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Old 07-05-2008, 12:51 AM   #1
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Default cleaning after each shot??

I have never fired a black powder rifle but would like to get one (not the new fangled ones, but the old kind). My son-in-law has one and says he must clean after each shot and it is a real pain in the south end. Is that accurate information? He hunts with the new type with scope and all. Not for me.

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Old 07-05-2008, 05:55 AM   #2
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What he, probably, meant is that he has to clean his black powder firearm at THE END OF THE DAY after he's actually fired it. No big deal! Get yourself some easy to use, 'Ballistol Sportsman's Oil' and you'll be home free.

Ballistol Sportsman's Oil

(Great for polymer frame pistols, too!)

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Old 07-05-2008, 12:49 PM   #3
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The very easiest way to clean a muzzleloader is with Windex with vinegar. This is the clear Windex. Nothing else eats up Pyrodex or black powder crud as well. It cleans up breech plugs in a snap. It is also good for swabbing between shots.

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Old 07-05-2008, 03:18 PM   #4
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vinegar is an acid-why would.nt it attack the metal?
How about the plain Windex?
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Old 07-05-2008, 05:11 PM   #5
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Quote:
vinegar is an acid-why would.nt it attack the metal?

The vinegar is very low strength and it will not attack steel. Been using it since 1999 with no problems at all. Mike Venturino is the former black powder editor of Guns and Ammo and Shooting Times magazines. Mike uses Windex with vinegar to clean his black powder guns.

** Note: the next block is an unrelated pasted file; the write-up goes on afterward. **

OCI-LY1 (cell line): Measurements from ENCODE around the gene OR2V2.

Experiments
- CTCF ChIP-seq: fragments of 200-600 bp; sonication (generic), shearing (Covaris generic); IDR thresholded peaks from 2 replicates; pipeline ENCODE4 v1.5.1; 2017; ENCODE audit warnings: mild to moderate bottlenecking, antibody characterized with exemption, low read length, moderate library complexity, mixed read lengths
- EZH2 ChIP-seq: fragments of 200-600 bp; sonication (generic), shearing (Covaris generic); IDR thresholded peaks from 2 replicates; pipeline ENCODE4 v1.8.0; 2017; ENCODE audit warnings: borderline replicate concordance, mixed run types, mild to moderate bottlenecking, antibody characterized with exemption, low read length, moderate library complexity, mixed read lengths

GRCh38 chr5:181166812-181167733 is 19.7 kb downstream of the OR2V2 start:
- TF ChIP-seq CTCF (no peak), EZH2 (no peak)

The acid in the Windex with vinegar softens and dissolves the base in the black powder. It fizzes. It works just as well on Pyrodex or 777. It is great for dissolving the 777 crud ring.
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Old 07-05-2008, 07:09 PM   #6
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Quote:
Originally Posted by drboompa View Post
I have never fired a black powder rifle but would like to get one (not the new fangled ones, but the old kind). My son-in-law has one and says he must clean after each shot and it is a real pain in the south end. Is that accurate information? He hunts with the new type with scope and all. Not for me.
Don't clean after every shot! First of all you need some fouling in the bore to help retain the projectile from moving forward off the powder charge - this could be a potentially dangerous situation since when the projectile is not seated against the powder you now have a barrel obstruction. It is strongly suggested that prior to loading a bullet, you fire several percussion caps to dry out the nipple/breech of any residual oil - which can cause a no-fire due to powder contamination. Number two, if you clean after every shot you will most likely have a misfire since you will not be able to dry the bore completely and your powder will become damp or contaminated, depending on what you use to clean. I have shot traditional blackpowder firearms for 20+ years and have found that I can get at least 10 shots before fouling becomes an issue. You don't want to let the fouling build up to the point where it becomes very difficult to load - this can boost pressure to an unsafe level. If loading becomes difficult, usually all that is needed is to pass a patch down the bore lubricated with Thompson Center's Bore Butter - it is a great patch and bullet lube and also serves double-duty as a quick cleaner while at the range. Also it will not leave any powder-fouling residue, and it reduces powder fouling so cleaning is not necessary during a range/shooting session. Also, as far as cleaning at the end of the day, nothing works better or is cheaper than regular dishwashing liquid! Any muzzleloading enthusiast will tell you this. It completely dissolves black powder/carbon. Remove the barrel from the stock, and after scrubbing the bore and removing the nipple and cleaning the nipple hole/threads with a pipe cleaner, pour boiling water down the barrel from the muzzle end, let it come out through the nipple hole. The boiling water will dry instantly leaving a dry bore with no chance of rust forming. Now you can use a patch saturated with T/C Bore butter to "condition" the bore and prevent rust. The warm barrel will dissolve the Bore Butter and ensure that it flows into the metal pores thus completely protecting your firearm until the next time you use it.